Thursday, December 4, 2014

CitizenFour (Rhoades)

Front Row at the Movies

Edward Snowden Is "Citizenfour"

Reviewed by Shirrel Rhoades

No doubt the NSA knew Laura Poitras was making this documentary. After all, that’s what this film is about: NSA’s surveillance programs.
You’ve heard all those stories about Edward Snowden, the low-level high-school-dropout consultant who blew the whistle on the government’s snooping. And you either think he’s an American hero or a traitor hiding out in Russia. But what you know is from what you’ve been told by the media – pro and con.

Now hear the words straight from Snowden’s mouth and make a more informed assessment about this guy who first identified himself to Poitras as Citizenfour.

Why Poitras? She’d already made two films about government intrusion – "My Country, My Country" (2006) and "The Oath" (2010).

In January 2013, she was working on a film about post-9/11 abuses of national security when she started receiving encrypted emails from this Citizenfour, claiming to have evidence of NSA’s spying on Americans.

At first he remained anonymous, refusing a face-to-face meeting. But Poitras insisted, saying, "I really want to meet you, and I want to bring my camera." And he responded, "No, I’m not the story. It should be about the issues."

With Poitras’s reassurances, he finally relented. So she flew to Hong Kong along with journalists Glenn Greenwald and Ewen MacAskill to meet this Deep Throat, who turned out to be Edward Snowden.

"Once my camera came out in Hong Kong, everyone knew that was going to happen. And nobody asked me to stop. This was a pretty extraordinary set of circumstances. I think he didn’t know day-to-day what would happen to him, and how he would get through this time. So it was kind of an all-in moment. He’d taken so many risks that the camera just became another part of it."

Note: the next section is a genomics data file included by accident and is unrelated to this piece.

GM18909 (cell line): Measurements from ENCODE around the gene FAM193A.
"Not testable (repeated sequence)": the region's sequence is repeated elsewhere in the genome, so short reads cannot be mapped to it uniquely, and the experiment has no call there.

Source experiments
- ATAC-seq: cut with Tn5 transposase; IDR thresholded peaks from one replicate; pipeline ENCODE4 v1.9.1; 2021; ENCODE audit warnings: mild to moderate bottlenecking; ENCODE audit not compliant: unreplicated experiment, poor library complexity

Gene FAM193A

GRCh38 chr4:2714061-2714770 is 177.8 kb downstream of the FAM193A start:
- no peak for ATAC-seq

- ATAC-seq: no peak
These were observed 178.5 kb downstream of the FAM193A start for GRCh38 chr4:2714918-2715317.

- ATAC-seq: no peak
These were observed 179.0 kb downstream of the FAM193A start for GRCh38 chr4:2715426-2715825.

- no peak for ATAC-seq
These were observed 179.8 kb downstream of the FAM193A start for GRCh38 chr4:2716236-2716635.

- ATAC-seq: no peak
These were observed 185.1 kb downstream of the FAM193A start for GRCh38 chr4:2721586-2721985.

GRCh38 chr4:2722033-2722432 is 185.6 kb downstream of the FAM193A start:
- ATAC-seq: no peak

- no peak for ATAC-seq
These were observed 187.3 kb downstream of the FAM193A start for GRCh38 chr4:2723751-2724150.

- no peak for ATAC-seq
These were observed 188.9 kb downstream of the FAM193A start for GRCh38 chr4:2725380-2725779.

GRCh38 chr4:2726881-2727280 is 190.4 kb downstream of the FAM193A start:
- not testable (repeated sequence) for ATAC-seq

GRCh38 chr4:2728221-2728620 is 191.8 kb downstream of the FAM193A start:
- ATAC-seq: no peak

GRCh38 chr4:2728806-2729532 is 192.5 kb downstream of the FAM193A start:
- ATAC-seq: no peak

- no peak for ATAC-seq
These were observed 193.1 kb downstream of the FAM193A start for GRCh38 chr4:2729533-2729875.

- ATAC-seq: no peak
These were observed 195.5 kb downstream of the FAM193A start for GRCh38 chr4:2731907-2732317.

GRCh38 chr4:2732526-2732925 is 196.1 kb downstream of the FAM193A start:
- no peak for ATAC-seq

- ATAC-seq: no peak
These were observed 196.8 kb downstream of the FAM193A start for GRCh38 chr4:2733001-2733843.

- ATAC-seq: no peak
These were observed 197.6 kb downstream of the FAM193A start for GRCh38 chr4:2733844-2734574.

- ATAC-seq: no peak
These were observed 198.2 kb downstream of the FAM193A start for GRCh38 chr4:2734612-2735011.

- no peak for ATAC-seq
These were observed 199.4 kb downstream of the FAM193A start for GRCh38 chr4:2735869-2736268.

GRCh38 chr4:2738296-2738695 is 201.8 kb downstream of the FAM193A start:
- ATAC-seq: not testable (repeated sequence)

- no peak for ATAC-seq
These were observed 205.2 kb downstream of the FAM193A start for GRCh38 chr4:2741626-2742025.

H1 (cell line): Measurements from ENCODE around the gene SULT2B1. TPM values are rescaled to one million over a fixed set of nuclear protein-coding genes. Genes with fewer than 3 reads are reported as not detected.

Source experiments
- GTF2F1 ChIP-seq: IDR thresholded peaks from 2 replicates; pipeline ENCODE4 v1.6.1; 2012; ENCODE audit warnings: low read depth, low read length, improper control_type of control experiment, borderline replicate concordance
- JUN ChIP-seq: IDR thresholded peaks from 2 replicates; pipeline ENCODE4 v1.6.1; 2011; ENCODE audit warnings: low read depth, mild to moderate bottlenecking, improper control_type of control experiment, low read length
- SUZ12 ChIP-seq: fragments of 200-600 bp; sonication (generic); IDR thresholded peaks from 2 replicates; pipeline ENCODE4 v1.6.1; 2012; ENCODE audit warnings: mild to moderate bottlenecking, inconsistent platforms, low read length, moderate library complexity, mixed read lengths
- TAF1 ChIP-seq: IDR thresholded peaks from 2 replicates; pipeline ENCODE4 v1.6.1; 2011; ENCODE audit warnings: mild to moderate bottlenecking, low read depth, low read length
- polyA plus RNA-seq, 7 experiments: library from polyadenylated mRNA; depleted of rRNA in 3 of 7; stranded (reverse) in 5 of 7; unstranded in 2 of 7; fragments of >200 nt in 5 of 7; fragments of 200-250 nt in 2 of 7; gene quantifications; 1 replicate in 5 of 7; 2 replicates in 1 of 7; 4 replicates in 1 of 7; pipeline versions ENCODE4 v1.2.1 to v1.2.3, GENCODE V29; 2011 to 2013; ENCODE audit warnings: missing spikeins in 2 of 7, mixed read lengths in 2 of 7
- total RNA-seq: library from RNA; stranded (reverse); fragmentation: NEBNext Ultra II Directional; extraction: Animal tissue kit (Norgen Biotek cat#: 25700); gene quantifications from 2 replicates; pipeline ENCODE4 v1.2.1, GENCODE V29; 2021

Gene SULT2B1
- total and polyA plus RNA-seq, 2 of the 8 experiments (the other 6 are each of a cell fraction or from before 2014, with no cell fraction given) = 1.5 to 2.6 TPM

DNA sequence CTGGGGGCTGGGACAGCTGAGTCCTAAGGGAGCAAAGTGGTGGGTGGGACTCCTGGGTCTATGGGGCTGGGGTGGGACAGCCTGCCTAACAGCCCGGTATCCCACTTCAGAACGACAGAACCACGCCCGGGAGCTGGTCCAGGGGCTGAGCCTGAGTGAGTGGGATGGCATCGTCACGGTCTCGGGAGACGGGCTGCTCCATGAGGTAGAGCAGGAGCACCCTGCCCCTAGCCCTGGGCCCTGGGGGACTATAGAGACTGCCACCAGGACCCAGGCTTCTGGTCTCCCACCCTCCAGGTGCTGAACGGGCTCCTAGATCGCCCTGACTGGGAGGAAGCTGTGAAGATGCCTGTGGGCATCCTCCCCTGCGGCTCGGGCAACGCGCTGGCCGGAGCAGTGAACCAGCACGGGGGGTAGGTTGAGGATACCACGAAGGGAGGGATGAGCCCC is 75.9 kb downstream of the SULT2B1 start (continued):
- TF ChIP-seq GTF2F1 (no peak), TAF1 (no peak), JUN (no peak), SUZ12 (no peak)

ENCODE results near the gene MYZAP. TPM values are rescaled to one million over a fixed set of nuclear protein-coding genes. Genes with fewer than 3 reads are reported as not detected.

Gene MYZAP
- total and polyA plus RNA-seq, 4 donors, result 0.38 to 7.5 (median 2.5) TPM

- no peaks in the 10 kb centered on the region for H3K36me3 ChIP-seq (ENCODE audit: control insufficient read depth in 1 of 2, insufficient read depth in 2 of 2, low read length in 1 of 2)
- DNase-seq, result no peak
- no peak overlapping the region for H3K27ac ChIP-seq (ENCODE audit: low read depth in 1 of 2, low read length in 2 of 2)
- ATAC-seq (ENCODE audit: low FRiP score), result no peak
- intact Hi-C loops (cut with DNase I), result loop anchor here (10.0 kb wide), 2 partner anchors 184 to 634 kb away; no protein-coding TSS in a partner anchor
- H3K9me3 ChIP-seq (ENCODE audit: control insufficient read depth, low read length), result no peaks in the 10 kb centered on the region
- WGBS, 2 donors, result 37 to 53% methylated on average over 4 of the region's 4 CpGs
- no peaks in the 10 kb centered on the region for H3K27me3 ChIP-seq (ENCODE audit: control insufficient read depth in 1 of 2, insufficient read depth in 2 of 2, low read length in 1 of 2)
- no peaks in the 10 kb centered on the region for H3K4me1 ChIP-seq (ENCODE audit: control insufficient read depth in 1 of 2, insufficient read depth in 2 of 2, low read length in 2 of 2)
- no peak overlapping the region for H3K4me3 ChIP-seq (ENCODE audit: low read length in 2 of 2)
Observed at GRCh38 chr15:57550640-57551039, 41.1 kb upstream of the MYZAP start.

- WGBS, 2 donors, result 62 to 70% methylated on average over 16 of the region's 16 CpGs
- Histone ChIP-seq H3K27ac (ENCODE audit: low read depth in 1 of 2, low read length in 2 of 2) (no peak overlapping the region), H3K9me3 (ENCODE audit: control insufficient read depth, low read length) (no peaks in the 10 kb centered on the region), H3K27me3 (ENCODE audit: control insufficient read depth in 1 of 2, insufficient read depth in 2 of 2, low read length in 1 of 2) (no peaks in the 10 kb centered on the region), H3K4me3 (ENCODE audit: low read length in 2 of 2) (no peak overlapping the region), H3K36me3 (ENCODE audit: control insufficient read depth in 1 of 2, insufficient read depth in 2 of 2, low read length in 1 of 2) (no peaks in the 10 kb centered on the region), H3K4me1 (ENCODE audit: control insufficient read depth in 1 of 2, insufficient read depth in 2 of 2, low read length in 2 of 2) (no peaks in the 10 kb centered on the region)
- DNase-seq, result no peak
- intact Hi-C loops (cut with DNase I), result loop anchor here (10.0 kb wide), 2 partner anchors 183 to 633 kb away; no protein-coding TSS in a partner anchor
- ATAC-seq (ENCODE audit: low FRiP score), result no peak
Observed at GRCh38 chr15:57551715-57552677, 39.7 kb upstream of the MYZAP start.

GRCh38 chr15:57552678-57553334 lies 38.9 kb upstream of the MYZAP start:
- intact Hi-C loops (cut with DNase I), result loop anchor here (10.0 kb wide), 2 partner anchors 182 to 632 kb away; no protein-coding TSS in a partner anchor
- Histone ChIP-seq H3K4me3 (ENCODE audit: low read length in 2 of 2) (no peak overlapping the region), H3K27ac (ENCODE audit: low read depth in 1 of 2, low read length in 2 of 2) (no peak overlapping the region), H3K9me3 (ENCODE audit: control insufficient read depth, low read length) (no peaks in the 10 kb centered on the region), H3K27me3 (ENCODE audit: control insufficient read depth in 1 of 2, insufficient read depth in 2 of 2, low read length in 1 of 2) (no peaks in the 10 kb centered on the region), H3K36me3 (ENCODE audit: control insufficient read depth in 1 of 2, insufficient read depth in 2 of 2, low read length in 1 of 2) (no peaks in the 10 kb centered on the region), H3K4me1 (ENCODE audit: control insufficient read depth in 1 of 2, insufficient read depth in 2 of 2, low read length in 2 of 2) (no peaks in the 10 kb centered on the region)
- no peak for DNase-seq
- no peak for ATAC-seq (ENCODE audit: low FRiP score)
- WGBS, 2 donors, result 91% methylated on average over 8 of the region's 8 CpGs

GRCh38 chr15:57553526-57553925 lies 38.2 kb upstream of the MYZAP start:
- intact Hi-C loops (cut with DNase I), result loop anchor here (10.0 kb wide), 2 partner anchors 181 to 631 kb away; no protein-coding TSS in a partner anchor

Greenwald and MacAskill quizzed Snowden as he sat there in his room at the Mira Hotel in Hong Kong. Camera rolling, he told his story.

"He’s been totally consistent in that he feels these things should not be secret," Poitras says. "If the government is going to do this, then the public has a right to know."

With Snowden supplying them with classified documents, Glenn Greenwald broke the story in The Guardian in June 2013.

Thanks to some skillful editing and the backing of filmmaker Steven Soderbergh ("Erin Brockovich," "The Informant!"), Laura Poitras went on to produce "Citizenfour," the tell-all that’s currently playing at the Tropic Cinema.

"I come out of the tradition of cinema verite, where you follow events as they unfold before your eyes, in real time. And when you do, you get all the drama and uncertainty that comes along with life," explain Poitras. "In this case, going to Hong Kong and being in the room with Snowden … this is a person at the point of absolute no return. It has inherent drama. He’s made these decisions that have brought him to this point. So why would somebody make this choice, and what are their motivations, and how can you cope with that kind of stress? All those things are allowed to become part of the film."

So where does Ed Snowden come out in this film? As pretty much human. "Yes, this is a film about NSA and surveillance," nods Laura Poitras. "But it’s also a film about humans — about people who take great personal risks. How do they do that, and what are the consequences?"






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